“Seen from above” column
My most important lesson from Lützerath? There can be no more “business as usual”.
View of the coal mine.
© Credit: Andy Spyra/RND
Normally, I often drive home from climate protection demonstrations in high spirits: The feeling of standing up for the 1.5 °C target together with many others, of showing that things cannot simply “go on like this” usually makes me optimistic. After Lützerath it was different.
The signs, as I experienced the demonstration, initially pointed to hope. Arrival professionally organized; Tens of thousands of participants, despite the mud, rain and the difficulty of the topic, were in a positive mood and friendly to one another; Peter Donatus and Greta Thunberg impress with speeches on stage; Samba troupe, poetry slam and singing interludes even make for a little exuberance; and towards the end of the afternoon the sun even shines briefly. But I don’t feel optimistic on the way home.
Air conditioning check
Receive the newsletter with the most important news and background information about climate change – new every Friday.
The pictures won’t let me go
This time, certain images just won’t let me go: here a lovingly designed garden with a trampoline for the children to jump on, and a few meters further the gigantic pit dug into the landscape with the huge coal excavators, guarded by police officers. It all seemed dystopian and totally out of time.
However, the gaze of a resident in Keyenberg, the neighboring village of Lützerath, which was also to be demolished, lingers in my mind. He stood at the open window of his house and thanked the passing demonstrators with a meaningful expression on his face, which made many – including me – become silent. As I found out later, in a documentary he and his family tell what it does to people who face the demolition of their villages for years. To stay or not to stay, to sell or to wait for expropriation? And then in the end it says: The village stands still. Only now many have moved away. What does that do to people? And how, I ask myself, is it possible for corporations to drive thousands of people off their property over many years – for profit and gain?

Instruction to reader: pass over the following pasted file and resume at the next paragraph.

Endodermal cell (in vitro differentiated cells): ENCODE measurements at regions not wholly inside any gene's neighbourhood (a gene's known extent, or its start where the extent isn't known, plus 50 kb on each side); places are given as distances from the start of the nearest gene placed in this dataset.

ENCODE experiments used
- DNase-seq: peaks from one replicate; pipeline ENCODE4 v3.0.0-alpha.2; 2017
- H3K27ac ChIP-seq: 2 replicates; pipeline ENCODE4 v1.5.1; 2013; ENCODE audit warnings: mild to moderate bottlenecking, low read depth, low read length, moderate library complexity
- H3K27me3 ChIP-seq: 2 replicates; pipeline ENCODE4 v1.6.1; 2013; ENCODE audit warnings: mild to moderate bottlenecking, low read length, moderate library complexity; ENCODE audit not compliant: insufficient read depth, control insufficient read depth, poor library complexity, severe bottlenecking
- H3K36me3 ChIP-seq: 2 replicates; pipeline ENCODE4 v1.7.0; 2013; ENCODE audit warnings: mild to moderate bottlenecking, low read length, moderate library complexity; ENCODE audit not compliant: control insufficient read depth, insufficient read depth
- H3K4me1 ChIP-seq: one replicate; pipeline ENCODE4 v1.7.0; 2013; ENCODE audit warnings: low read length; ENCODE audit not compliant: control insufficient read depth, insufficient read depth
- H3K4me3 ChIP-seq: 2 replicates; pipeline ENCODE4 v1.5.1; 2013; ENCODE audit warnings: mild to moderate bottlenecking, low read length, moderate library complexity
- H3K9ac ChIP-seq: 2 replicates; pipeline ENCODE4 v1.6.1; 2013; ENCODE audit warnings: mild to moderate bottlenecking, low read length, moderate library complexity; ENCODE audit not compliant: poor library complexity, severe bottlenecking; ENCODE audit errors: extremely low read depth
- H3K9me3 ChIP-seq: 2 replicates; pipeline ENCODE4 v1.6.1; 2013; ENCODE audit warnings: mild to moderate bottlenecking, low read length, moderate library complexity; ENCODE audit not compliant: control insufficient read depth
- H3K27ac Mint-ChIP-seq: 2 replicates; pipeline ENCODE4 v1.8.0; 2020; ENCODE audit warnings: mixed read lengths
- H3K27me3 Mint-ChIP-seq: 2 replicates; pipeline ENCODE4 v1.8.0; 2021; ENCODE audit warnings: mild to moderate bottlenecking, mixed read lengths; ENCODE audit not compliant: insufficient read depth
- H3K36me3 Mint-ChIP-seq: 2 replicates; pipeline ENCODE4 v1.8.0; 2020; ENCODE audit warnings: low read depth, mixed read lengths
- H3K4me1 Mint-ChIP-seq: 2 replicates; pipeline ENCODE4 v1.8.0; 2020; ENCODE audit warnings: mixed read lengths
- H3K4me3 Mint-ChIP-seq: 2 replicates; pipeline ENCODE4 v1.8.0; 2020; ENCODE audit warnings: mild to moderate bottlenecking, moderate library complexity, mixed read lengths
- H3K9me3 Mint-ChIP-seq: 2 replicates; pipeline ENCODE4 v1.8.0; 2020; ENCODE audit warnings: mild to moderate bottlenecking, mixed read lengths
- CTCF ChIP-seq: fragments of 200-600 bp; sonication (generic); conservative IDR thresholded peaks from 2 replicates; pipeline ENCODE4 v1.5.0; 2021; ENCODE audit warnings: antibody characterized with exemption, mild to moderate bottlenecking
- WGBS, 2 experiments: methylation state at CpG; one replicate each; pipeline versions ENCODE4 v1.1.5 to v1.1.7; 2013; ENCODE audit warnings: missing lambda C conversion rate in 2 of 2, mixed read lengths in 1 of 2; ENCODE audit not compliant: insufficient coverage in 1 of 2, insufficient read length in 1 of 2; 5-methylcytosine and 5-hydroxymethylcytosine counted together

Expropriations for coal mining are absurd
The reality of climate change is clear: we have assessment reports, scientific studies and even a Paris climate agreement. And yet in 2023 people who do not want to give up their property will be expropriated. The justification: The reduction of fossil fuels serves the public good. I beg your pardon?! Above all, one thing serves the global common good: the phase-out of fossil fuels, better yesterday than 2030.
You realize how absurd expropriations for coal mining are when you imagine the opposite case: an investor would like to build a solar park in a community, but cannot find a suitable site. No problem, then we expropriate, we have experience with that! In the current energy crisis, nobody denies that renewable energies serve the general public. Not convinced? Me neither.
The most important message from Lützerath: no “business as usual”
There can be no more “business as usual”. That is the most important message I took away from Lützerath. This applies in particular to politicians: it is unacceptable that, despite the Paris climate protection agreement, they allow corporations to brutally dredge up entire villages so that fossil fuels can be mined there, and at the same time show a willingness to compromise and understanding if there is the slightest resistance to a speed limit or wind turbines claim.
That needs to change. And now I’m quite optimistic: it will be. I’m sure of that after Lützerath.
Insa Thiele-Eich is a meteorologist and researches the connections between climate change and health at the University of Bonn. She has been training as a scientific astronaut for a two-week mission on the International Space Station as part of the “Die Astronautin” initiative since 2017 – and would thus be the first German woman in space. Here she writes every two weeks about space travel, climate change and the fascinating world of science.